Proponents of the inequality theory say that most of the growing wealth of the 1% is in the form of investment earnings (capital gains and dividends) which are taxed lower than ordinary income. To solve that problem they see raising the taxes and using the federal bureaucracy to somehow redistribute those higher taxes.
On the other hand, earnings on retirement investments from any qualified retirement plan are taxed as ordinary income.
Here is a thought:
Why not tax these distributions (at least the earnings on these saving above any employer match) at the lower of income tax or investment income rates? This will enhance the income for retired Americans , AND assure it goes to those who need it, lesson the dependence on Social Security and cut out the federal bureaucracy in the process.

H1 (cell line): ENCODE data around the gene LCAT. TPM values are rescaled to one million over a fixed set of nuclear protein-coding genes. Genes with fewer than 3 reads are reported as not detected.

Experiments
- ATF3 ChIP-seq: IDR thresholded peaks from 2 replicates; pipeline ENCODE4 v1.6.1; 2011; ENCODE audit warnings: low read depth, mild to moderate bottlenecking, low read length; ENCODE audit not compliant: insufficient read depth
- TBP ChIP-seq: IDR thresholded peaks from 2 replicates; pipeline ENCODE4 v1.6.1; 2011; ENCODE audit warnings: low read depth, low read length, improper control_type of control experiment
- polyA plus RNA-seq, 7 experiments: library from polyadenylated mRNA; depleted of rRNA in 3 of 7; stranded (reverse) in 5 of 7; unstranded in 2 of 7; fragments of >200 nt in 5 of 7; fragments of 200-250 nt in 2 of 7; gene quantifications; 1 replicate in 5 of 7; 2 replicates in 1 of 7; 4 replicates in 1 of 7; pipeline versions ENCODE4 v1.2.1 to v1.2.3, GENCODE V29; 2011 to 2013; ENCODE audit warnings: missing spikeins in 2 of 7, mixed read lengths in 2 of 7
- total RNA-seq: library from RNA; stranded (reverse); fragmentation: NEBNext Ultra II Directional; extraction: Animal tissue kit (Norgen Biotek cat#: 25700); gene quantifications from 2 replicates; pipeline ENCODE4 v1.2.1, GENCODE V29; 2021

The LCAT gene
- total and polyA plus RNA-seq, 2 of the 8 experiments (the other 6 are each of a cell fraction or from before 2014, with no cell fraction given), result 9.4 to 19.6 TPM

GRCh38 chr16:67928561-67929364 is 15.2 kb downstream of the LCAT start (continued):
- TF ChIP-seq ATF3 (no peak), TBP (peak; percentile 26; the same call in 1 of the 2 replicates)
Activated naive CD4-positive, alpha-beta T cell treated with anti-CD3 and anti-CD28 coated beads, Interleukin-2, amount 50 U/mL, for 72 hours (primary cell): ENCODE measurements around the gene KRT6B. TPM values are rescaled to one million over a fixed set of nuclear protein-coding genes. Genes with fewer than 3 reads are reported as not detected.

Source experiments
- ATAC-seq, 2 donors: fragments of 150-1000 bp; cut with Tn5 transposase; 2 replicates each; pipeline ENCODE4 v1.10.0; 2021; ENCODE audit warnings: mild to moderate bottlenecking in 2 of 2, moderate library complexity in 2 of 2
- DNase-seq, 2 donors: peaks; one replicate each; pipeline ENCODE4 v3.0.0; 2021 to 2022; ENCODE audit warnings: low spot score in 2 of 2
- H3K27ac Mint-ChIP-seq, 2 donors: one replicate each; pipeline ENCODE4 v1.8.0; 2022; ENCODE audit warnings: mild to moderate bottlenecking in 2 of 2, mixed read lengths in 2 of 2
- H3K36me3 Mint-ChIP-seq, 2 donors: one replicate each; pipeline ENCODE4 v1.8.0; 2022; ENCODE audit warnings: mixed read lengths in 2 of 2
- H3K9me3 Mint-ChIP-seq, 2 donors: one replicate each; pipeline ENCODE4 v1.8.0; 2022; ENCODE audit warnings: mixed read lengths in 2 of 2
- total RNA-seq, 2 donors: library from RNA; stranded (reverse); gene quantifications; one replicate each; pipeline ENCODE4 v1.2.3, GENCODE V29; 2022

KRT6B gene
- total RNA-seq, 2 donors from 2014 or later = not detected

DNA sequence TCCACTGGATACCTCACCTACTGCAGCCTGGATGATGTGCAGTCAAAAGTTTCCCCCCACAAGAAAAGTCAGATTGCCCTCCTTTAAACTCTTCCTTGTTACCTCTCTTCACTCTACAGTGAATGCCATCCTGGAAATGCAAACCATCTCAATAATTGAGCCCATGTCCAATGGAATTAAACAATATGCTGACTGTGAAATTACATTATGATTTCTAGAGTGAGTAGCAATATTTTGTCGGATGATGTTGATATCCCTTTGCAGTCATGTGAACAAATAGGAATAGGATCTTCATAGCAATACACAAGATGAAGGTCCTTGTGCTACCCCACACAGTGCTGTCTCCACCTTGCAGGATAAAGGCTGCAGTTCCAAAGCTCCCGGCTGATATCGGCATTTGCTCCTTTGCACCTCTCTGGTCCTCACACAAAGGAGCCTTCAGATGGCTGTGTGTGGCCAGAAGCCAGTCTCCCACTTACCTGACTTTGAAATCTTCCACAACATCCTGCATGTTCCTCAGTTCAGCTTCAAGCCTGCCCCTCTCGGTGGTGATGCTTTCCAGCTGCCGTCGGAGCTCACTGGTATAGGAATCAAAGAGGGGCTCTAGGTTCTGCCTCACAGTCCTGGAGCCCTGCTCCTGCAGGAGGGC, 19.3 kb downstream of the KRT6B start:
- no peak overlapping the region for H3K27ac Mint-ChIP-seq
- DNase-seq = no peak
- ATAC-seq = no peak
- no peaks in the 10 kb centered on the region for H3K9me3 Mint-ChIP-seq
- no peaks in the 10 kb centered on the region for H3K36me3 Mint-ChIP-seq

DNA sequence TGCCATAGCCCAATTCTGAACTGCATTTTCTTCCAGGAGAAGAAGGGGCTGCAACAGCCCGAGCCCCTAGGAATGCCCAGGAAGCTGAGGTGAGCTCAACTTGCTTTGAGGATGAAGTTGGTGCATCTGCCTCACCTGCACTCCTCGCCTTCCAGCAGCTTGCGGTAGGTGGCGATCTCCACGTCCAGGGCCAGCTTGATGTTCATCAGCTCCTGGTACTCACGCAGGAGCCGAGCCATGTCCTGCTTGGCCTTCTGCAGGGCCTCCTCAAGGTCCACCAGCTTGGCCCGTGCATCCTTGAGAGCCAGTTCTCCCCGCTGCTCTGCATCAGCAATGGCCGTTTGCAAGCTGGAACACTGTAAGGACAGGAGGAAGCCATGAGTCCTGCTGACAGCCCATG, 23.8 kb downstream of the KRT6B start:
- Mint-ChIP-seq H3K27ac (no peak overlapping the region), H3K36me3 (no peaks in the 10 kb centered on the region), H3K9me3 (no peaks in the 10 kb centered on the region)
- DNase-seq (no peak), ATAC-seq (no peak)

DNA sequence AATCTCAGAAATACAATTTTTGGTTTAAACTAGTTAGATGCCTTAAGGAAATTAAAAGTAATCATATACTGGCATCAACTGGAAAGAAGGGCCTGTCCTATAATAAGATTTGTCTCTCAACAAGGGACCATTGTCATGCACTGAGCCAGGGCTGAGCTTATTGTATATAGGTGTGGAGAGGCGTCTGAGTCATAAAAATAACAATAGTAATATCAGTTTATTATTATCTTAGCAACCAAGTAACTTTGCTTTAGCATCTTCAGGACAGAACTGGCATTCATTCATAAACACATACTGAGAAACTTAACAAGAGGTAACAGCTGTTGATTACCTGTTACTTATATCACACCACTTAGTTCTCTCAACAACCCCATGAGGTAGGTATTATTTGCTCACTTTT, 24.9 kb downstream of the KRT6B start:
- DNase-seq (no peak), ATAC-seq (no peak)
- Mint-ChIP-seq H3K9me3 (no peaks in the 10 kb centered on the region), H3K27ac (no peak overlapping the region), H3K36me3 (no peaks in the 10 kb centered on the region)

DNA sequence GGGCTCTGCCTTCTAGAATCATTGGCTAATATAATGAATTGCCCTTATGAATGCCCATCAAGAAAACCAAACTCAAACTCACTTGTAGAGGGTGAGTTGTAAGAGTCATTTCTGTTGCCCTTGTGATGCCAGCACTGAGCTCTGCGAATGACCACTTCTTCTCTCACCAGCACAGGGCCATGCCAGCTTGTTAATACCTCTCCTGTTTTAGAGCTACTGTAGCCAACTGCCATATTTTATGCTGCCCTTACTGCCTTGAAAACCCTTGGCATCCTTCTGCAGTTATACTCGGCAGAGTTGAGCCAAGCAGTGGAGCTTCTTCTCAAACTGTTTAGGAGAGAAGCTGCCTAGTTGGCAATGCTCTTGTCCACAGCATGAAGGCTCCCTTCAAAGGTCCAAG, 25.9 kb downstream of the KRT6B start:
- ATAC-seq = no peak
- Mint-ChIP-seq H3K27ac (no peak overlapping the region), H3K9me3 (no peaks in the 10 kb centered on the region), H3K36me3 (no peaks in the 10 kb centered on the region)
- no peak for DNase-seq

In addition, we should delay taxation of Social Security benefits until the full amount paid in payroll taxes by the beneficiary has been received in benefits. This too will give many Americans a helping hand in their early years of retirement and lower pressure on them to withdraw from savings thus giving investments more time to grow in value. In addition, the required minimum distribution (RMD) from retirement plans should be eliminated for anyone with a gross income at age 70 less than $100,000 (indexed).
Who do these benefits go to? Well they mostly go to middle-income Americans who have worked and saved for a lifetime … what a concept 😳
How do we pay for this? Does anyone doubt there is enough waste in government spending to pay for a lot of things? Besides, these are relatively minor changes that ultimately favorably impact millions of Americans.
I find it amazing that despite the trillions spent on various government support and transfer programs, the poverty rate is little changed while at the same time fifty years later so many people see doing more of the same as the answer to inequality. Why is that? I suspect because the populist focus is on bringing down the top rather than raising up the bottom … and middle.